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The Peninsula

Did China Use North Korea as Smoke Screen for the South China Sea?

Published June 18, 2018
Category: North Korea

By Donald Manzullo

For several years, China has been claiming ownership of most of the South China Sea, using what it calls the “Nine Dash” line. The People’s Republic of China (PRC) claims it inherited this area from the Koumintang government, identified by nine dashes that outline and encompass 1.4 million square miles including several hundred reefs, atolls, and small islands — largely uninhabited and uninhabitable.

Ownership of these land masses is disputed. Taiwan, Vietnam and the PRC claim the Paracels. The PRC, Taiwan, Malaysia, Brunei, Philippines and Vietnam claim the Spratlys, and a 2016 ruling by the Permanent Court of Arbitration in The Hague held against the PRC and in favor of the Philippines. The Court described the South China Sea as a “crucial shipping lane, a rich fishing ground, home to a highly biodiverse coral reef ecosystem, and believed to hold substantial oil and gas resources.”

But China’s interest is more than what the Court just described: It’s the key to controlling international security of that part of the world. That’s why the PRC has constructed three airstrips on the Spratly Islands and placed anti-ship cruise missiles and surface-to-air missiles there.

Further, the PRC recently landed a heavy bomber on Woody Island in the Paracels. Jake Maxwell Watts and Eva Dou, writing in The Wall Street Journal, May 20, 2018 make this startling statement: “The landing was the latest in a series of military moves that China has carried out while global attention has been focused on the standoff with North Korea” (emphasis added).

But these actions have even broader security implications. Consider this statement in an article in Quartz Media written by Steve Mollman, with the headline, North Korea is helping China in the south China Sea—whether it knows it or not: “For Beijing, North Korea’s saber-rattling does serve one useful purpose: It distracts attention from the contested South China Sea….Thanks largely to North Korea, the issue has faded into the background – just as China might have hoped.”

Mollman cites an article in Foreign Affairs by Mira Rapp-Hooper and Charles Edel, Adrift in the South China Sea that demonstrates the U.S. does not have a dual tract in disarming North Korea and impeding China’s quest in the South China Sea: “Exactly why the South China Sea has fallen off the administration’s agenda is not clear. But it is possible that U.S. officials have decided to lift the pressure on China’s maritime outposts because they believe that doing so could help secure Beijing’s help in managing North Korea.”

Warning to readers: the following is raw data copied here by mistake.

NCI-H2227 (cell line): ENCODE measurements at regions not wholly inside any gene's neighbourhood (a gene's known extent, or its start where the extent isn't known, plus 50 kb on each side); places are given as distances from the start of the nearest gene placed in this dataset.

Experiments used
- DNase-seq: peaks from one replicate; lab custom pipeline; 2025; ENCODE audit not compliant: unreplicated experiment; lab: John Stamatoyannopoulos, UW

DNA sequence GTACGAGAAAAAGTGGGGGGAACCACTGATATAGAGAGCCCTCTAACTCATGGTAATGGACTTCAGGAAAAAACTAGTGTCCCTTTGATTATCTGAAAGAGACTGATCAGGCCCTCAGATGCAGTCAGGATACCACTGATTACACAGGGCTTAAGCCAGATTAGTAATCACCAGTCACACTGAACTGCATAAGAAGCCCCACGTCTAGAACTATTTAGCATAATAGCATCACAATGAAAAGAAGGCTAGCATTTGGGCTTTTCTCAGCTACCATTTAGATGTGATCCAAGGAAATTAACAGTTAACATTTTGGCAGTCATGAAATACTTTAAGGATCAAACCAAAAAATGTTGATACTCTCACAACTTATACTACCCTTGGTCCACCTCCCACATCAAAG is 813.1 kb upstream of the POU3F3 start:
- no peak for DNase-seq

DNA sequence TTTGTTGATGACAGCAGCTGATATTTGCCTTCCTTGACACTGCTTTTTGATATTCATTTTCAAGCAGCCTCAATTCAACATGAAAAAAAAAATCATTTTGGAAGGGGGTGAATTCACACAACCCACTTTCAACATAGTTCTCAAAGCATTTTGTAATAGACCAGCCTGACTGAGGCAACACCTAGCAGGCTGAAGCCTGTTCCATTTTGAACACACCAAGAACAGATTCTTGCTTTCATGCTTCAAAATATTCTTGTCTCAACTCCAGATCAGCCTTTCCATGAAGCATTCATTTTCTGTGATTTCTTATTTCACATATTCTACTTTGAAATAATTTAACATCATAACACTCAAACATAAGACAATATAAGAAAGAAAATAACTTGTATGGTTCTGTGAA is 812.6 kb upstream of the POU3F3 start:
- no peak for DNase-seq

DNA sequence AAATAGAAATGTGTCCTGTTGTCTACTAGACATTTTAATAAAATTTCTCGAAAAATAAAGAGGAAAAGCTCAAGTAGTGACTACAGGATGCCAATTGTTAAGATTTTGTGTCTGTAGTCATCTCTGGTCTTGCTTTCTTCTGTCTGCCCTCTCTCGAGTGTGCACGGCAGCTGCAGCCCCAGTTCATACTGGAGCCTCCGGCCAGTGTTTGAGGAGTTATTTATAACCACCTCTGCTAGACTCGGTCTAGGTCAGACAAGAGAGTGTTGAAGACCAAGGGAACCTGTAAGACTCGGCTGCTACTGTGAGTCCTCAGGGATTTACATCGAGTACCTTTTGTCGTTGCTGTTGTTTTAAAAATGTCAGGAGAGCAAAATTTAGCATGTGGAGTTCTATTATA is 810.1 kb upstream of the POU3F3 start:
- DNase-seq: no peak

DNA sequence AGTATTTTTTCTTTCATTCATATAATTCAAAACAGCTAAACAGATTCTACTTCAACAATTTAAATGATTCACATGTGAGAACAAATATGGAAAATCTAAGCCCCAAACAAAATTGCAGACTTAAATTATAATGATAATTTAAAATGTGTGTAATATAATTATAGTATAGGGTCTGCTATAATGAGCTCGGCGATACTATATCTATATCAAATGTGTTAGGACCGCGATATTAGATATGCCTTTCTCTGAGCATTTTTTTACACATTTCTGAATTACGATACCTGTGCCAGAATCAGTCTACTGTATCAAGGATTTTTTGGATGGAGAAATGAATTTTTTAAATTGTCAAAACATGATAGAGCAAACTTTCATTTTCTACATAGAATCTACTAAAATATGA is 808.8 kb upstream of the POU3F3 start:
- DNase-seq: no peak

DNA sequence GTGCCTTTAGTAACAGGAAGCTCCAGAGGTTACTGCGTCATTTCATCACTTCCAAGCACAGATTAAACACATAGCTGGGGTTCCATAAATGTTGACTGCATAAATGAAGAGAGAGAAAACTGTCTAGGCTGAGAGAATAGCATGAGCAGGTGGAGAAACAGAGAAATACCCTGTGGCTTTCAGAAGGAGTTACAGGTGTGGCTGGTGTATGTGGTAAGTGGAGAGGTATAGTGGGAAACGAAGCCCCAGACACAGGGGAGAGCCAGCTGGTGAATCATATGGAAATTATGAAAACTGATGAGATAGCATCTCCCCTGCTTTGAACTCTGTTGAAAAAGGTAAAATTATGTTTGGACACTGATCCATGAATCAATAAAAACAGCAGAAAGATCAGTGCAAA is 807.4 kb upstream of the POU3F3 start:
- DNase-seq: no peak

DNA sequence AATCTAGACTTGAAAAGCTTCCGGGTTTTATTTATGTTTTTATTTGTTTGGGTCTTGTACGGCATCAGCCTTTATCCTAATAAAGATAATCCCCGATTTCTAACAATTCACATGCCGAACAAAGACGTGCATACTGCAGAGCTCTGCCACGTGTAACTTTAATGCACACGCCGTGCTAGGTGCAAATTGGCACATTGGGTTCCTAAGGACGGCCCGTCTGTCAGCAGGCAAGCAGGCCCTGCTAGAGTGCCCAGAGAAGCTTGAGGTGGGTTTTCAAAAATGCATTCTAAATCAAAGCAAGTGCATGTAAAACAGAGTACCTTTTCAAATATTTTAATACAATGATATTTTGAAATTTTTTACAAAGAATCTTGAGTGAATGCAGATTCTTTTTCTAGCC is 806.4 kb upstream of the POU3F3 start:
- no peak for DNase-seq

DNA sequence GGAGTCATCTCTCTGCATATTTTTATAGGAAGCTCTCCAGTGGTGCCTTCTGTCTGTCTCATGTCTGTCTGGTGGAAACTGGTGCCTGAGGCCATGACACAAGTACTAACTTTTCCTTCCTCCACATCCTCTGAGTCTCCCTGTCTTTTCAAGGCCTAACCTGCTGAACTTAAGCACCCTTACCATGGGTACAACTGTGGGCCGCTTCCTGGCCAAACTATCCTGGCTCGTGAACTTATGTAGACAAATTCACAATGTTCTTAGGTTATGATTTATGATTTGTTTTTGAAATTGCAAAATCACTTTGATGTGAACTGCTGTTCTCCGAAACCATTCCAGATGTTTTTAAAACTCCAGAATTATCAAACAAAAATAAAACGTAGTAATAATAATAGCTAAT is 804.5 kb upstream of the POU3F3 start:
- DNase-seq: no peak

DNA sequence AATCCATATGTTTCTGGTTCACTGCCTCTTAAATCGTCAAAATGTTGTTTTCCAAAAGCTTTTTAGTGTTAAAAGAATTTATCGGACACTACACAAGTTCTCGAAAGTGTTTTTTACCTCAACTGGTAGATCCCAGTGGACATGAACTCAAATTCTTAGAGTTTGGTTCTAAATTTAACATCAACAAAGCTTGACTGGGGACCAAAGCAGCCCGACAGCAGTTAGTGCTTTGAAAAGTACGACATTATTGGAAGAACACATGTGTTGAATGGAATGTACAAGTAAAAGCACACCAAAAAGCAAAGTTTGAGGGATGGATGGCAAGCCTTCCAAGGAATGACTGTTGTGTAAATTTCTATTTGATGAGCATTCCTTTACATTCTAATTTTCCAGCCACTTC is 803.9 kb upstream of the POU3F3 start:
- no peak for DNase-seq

Recently, however, the U.S. is showing a high level of interest in China’s expansion into the South China Sea, as reflected in Secretary of Defense Mattis statement at the 2018 Shangi-La Dialogue:

“Our Indo-Pacific strategy informs our relationship with China. We are aware China will face an array of challenges and opportunities in coming years. We are prepared to support China’s choices, if they promote long-term peace and prosperity for all in this dynamic region.

“Yet China’s policy in the South China Sea stands in stark contrast to the openness of our strategy….[I]t calls into question China’s broader goals. China’s militarization of artificial features in the South China Sea includes the deployment of anti-ship missiles, surface-to-air missiles, electronic jammers, and more recently, the landing of bomber aircraft at Woody Island.”

In response, Chinese Foreign Ministry spokesman Hua Chunying called Secretary Mattis’ remarks “ridiculous” and said it is the U.S. with its large number of ships that already has hegemony in the area.

These analyses leave several unanswered questions. Did the PRC not interfere with North Korea’s development of nuclear weapons so as to draw the world’s attention from China’s seizure of the South China Sea? Did China use North Korea as a smoke screen to divert attention from its illegal seizure of these land masses? Did China purposely set out to deflect attention from its South China Sea activities by making other countries give the PRC a pass so that China could put pressure on North Korea?

Now that China has greatly expanded its mission in the South China Sea, has its attention turned to North Korea with the ultimatum to make the best deal it can with the U.S. because China does not want a nuclear neighbor and 25 million refugees crossing its border from North Korea? Is China’s choking off trade with North Korea a message from China to North Korea that China will no longer tolerate North Korea’s nuclear program?

The U.S. will have to contend with the implications of China’s South China Sea strategy sooner than later. China may have played the best hand if North Korea gives up its nuclear weapons:  It accomplished its goal in the South China Sea and neutered a nuclear neighbor.

Donald Manzullo is President and CEO of Korea Economic Institute and former Member of U.S. Congress (1993-2013). The views expressed here are the author’s alone.

Photo from Strom Crypt’s photostream on flickr Creative Commons.

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